Step Two: Back to colorizing! So now that we have the “purplish color” guidance from the client loaded as our Foreground color, we need to make a selection of the water canister, and then fill it with the suggested color. For the purposes of this tutorial, just use the Quick Selection tool (nested below the Object Selection tool [W] in the Toolbar) to make a rough selection of the bottle, add a new layer named “Flat Color Fill,” and then press Option-Delete (PC: Alt-Backspace) to fill the selection with the Pantone color. 

The problem here is that it’s simply a flat hue value, and it doesn’t look convincing, because real-world products have a shape that’s defined by light and shadow. The darks, the median, and the highlights of the product are what give it depth. This can make color-matching tricky because you need to match your target color to a median value in the object so that shadows and highlights are extensions of that hue’s appearance. 

One technique you can use to help you eyeball the level of accuracy is to create a new layer at the top of your Layers panel and fill a small square selection with the target color. Let this “color swatch” float directly above the canister as a reference for your target color. Name the layer to represent the target color. 

Step Three: The simplest way to color match is through a mixture of blend modes and adjustment layers. If you’ve colorized a black-and-white photograph before, you probably painted on a new layer that was set to the Color blend mode in the Layers panel, or set your Brush tool (B) to Color in the Options Bar. Unfortunately, that doesn’t do a good job for our example.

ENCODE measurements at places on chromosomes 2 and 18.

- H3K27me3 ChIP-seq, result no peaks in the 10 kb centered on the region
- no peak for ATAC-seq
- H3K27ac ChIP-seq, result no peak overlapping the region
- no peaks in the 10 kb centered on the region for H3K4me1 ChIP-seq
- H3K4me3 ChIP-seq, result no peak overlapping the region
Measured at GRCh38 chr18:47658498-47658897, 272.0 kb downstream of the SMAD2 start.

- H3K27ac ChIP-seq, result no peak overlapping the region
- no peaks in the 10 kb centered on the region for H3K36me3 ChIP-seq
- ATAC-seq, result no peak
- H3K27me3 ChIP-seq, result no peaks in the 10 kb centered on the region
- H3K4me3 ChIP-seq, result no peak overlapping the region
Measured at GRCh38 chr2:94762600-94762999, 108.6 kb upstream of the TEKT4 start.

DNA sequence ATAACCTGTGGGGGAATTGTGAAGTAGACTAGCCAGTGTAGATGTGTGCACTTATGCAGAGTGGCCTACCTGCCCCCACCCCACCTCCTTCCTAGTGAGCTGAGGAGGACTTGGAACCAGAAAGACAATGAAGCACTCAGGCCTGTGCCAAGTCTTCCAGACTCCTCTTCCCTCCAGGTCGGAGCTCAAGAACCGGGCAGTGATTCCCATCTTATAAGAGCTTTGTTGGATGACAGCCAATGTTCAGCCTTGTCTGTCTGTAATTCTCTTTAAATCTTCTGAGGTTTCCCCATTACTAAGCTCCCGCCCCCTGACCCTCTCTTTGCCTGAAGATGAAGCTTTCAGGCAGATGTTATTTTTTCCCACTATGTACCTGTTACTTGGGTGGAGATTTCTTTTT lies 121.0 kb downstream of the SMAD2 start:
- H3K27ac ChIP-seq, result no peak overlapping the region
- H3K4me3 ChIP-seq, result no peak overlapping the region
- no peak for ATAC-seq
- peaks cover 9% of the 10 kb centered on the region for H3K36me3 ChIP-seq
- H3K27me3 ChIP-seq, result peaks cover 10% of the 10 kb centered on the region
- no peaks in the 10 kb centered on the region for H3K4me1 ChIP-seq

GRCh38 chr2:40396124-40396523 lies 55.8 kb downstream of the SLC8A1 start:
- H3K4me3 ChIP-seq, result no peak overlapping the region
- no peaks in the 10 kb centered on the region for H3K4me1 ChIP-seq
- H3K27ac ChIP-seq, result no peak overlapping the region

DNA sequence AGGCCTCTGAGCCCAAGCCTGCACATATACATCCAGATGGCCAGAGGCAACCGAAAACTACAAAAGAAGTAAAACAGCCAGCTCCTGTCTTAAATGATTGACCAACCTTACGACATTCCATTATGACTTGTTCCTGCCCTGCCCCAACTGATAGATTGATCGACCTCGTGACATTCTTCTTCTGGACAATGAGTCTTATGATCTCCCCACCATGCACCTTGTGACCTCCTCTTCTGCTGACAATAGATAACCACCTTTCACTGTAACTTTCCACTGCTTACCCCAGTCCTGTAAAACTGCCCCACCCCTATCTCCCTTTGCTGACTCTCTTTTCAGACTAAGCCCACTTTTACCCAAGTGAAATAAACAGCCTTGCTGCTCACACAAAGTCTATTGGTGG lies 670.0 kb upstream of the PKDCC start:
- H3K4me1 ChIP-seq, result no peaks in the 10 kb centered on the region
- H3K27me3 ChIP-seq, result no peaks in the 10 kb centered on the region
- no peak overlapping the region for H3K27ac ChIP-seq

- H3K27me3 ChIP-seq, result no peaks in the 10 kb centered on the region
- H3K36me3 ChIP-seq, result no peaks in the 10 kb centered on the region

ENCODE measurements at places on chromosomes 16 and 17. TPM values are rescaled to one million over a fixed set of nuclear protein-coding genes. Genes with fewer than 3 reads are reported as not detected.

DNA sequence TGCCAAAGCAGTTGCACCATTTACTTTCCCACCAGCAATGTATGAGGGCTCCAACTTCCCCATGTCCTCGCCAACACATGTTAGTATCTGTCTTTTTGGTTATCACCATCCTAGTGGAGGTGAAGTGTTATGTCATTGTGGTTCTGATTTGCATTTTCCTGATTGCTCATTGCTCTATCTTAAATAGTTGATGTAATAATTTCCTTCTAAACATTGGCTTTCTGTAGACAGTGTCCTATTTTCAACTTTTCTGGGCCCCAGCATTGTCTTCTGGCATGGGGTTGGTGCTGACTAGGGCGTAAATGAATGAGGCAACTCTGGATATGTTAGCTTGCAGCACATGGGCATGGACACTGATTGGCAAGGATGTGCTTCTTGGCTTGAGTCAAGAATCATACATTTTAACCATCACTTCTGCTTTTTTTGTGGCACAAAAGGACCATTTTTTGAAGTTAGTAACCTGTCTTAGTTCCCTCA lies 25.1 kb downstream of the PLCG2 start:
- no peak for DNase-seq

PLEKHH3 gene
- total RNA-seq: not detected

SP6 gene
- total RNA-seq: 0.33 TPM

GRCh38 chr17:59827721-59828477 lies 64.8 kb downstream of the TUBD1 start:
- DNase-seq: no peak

Each blend mode will give you a different result. You could try Multiply, Darker Color, Hard Mix, Overlay, or any of the options available in the blend mode pull-down menu near the top left of the Layers panel, but with this sample blank product, you’ll find most of them don’t do you any good. The reason is that blend modes aren’t very effective on pixels that are near to white or black. Any form of colorization using blend modes requires some shades of gray. That’s why in the water bottle example with the Color blend mode, the shadowed side of the product is picking up some of the hue, but the rest of the canister isn’t. 

Step Four: What we need to do is darken the bottle so that there are more midtone values that can be colorized. Command-click (PC: Ctrl-click) on the Flat Color Fill layer thumbnail in the Layers panel to load it as a selection, and then click the layer’s Eye icon to hide it for now. Click on the Original Bottle layer to make it active and add a Levels adjustment layer (Layer>New Adjustment Layer>Levels). 

The active selection of the bottle will create a mask for that area on the Levels adjustment layer. Now, as you adjust the tonality of the image (see the next step), it’ll adjust the contrast or shade of the image.

In this technique, it’s key that the body of the bottle is grayscale. If you have any tint of color in the original product image, say reflections from a painted wall or someone on set wearing a brightly colored shirt (I swear if my assistant wears a neon-yellow shirt on set again…!), then you may want to desaturate that area first to make sure it’s all shades of gray. Simply click on the image layer and press Shift-Command-U (PC: Shift-Ctrl-U). 

Step Five: In the Levels Properties panel (Window>Properties), we’ll make a few adjustments based upon the starting appearance of the bottle; for example, the parts that are very bright and white need to be darkened. Here are the settings we used, as well as a description of how each slider affects the image.

  1. Low-key slider increases the dark tonal contrast.
  2. Gamma slider shifted to the right allows more pixels to exist in the lower half of the tonal range, reducing the exposure and making all those pixels darker. 
  3. High-key slider increases the bright tonal contrast.
  4. Low-frequency output target means that no pixel can be darker than this shade in the masked area.
  5. High-frequency output target means that no pixels can be brighter than this shade in the masked area.

This technique not only allows us to increase the contrast without losing our highlights and shadows, but also to limit the overall output range of grays. This way we won’t end up with any pixels near to a pure white or black value, which won’t take the purple color effectively.